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Ibrahim Mālik

The Culture of Peace and Co-Existence – Translated by Jamal Assadi, with Assistance from Michael Hegeman and Michael Jacobs

Edited By Jamal Assadi

This selection of Ibrahim Mālik’s short stories and poetry brings together an illustrative compendium of his works, which propose a genuine portrait of the numerous predicaments, concerns, apprehensions, and coercions from which the Arab community inside Israel suffers. To a great extent, these difficulties are currently the lot of many ethnic groups and communities in the Middle East and many other parts of the world. General readers of this work will take pleasure in exploring a different culture, while specialists interested in Arabic literature will find new and bountiful grounds for academic study.
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The Orange


I have a friend with whom I have worked for a long time and with whom I have shared life’s pain and dreams. I loved him much because he let pleasure enter my life at a time when pleasure was a rare commodity. Exhausted and with sweat dripping from all over his body he came to me once and said, “I imagined that something strange happened. Something you could scarcely believe, but it happened! I found myself driving a car in the remnants on the road along the sea where the people of Tantura, Qufr Lam, Zammareen, ‘Ein Gazelle and Sayedna Ali lived, multiplied and died.”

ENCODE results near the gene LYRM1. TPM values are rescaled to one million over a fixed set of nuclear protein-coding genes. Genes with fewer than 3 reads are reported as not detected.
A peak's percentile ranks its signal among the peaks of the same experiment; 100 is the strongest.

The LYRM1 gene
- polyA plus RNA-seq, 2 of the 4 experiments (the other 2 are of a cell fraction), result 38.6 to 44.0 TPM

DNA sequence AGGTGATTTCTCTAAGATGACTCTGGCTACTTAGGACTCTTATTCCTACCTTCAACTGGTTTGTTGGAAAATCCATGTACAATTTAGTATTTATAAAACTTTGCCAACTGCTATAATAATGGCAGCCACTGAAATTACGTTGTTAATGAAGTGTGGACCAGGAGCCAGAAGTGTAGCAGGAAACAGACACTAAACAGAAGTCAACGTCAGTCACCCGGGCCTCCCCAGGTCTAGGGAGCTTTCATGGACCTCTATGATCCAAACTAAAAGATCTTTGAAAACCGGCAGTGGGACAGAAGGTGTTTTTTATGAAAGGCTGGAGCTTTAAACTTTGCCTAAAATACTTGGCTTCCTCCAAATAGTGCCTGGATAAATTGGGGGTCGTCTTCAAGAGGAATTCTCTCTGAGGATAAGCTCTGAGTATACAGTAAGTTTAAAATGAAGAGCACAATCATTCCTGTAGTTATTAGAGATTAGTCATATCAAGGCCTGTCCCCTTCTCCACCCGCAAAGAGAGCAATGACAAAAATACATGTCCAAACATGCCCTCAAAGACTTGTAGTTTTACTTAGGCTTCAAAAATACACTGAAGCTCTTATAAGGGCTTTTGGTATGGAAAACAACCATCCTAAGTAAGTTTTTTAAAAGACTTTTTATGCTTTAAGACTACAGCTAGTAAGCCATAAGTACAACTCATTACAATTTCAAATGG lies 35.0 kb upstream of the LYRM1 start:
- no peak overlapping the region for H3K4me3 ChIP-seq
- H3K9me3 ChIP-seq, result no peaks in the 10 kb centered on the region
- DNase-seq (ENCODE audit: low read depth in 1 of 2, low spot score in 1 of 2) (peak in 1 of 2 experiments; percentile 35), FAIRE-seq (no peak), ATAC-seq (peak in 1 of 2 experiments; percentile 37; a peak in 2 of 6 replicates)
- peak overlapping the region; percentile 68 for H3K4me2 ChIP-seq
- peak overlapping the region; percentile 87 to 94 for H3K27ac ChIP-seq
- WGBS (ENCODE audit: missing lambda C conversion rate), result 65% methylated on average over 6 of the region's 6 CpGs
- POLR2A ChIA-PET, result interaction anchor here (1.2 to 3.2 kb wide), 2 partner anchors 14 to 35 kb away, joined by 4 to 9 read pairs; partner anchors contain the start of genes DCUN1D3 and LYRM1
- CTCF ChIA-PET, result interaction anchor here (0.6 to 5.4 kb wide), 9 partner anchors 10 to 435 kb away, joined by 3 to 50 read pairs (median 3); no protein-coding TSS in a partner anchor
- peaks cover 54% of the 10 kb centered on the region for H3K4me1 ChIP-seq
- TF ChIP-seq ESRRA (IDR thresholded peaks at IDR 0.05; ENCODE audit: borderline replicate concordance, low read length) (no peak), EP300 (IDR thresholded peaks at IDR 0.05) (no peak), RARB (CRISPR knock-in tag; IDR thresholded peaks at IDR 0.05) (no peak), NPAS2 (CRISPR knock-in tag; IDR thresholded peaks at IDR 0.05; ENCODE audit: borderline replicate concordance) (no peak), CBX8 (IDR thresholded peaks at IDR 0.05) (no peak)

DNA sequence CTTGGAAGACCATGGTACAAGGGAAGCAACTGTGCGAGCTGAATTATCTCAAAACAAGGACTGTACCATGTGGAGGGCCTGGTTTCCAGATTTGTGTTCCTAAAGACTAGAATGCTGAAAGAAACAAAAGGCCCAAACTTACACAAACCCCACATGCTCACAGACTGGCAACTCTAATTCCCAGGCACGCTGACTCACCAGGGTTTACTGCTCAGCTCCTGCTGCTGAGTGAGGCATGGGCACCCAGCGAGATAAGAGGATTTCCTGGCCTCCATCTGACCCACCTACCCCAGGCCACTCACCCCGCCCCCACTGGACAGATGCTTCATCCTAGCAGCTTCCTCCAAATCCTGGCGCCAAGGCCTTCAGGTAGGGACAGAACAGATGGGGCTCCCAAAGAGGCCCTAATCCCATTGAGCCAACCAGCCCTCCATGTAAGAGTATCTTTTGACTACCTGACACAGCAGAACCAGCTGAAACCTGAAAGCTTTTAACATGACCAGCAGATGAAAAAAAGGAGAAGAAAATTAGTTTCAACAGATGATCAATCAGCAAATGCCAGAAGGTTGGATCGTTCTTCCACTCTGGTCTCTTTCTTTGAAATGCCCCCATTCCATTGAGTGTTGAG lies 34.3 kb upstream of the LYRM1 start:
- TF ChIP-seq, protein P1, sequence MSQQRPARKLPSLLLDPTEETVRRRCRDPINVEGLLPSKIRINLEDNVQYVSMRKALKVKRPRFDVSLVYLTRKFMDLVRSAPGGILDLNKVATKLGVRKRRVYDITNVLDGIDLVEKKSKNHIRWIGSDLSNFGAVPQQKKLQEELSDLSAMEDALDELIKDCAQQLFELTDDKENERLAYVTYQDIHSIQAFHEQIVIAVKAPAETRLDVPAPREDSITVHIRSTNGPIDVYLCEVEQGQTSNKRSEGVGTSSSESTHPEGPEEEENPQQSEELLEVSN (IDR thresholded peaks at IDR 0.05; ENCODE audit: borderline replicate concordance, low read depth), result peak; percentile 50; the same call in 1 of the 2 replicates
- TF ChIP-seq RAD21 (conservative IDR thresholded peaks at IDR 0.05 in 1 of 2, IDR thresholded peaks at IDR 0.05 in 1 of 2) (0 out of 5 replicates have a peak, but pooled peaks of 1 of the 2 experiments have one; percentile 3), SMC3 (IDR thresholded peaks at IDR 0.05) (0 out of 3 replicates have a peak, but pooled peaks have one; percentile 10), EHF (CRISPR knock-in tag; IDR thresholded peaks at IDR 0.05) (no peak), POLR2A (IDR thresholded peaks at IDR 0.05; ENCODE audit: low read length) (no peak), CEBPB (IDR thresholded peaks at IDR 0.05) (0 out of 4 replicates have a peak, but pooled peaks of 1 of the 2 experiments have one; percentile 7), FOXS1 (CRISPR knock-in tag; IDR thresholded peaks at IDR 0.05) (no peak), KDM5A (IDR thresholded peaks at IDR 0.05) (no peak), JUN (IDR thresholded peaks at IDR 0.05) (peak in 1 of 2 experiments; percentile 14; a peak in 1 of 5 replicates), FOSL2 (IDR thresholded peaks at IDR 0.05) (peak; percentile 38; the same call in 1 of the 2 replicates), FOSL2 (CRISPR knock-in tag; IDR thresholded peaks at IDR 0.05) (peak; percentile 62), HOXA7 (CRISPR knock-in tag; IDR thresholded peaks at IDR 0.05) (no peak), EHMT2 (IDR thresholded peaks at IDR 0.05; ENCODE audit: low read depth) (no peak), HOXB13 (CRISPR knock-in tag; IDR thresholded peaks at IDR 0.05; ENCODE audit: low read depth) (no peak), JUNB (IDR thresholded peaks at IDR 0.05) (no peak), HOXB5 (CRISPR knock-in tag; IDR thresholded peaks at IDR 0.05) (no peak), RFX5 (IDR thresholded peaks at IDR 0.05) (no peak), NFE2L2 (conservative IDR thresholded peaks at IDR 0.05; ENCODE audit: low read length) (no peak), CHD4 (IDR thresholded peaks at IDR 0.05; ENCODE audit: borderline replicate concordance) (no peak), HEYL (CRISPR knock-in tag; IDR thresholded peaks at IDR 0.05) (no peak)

That friend said, “What I saw surprised me. A truck loaded with oranges was driving before me. I thought the oranges were picked from orchards that were once very fruitful, and I mean from “The Spring of Honey” in Al-Cabrie, near Nahariyya. I thought so, but perhaps the oranges were from a land whose name and sky are stolen and I do not remember them.

“I saw the oranges falling down on the road where I was driving. It astonished me that many people, whose utterances I did not understand, pulled over their cars. Because the colors fascinated viewers, ← 69 | 70 → they ran after the falling oranges, and they ate them in such a greedy manner. I had never witnessed such a thing before. No sooner had I seen the situation then I, forgetting that these oranges had...

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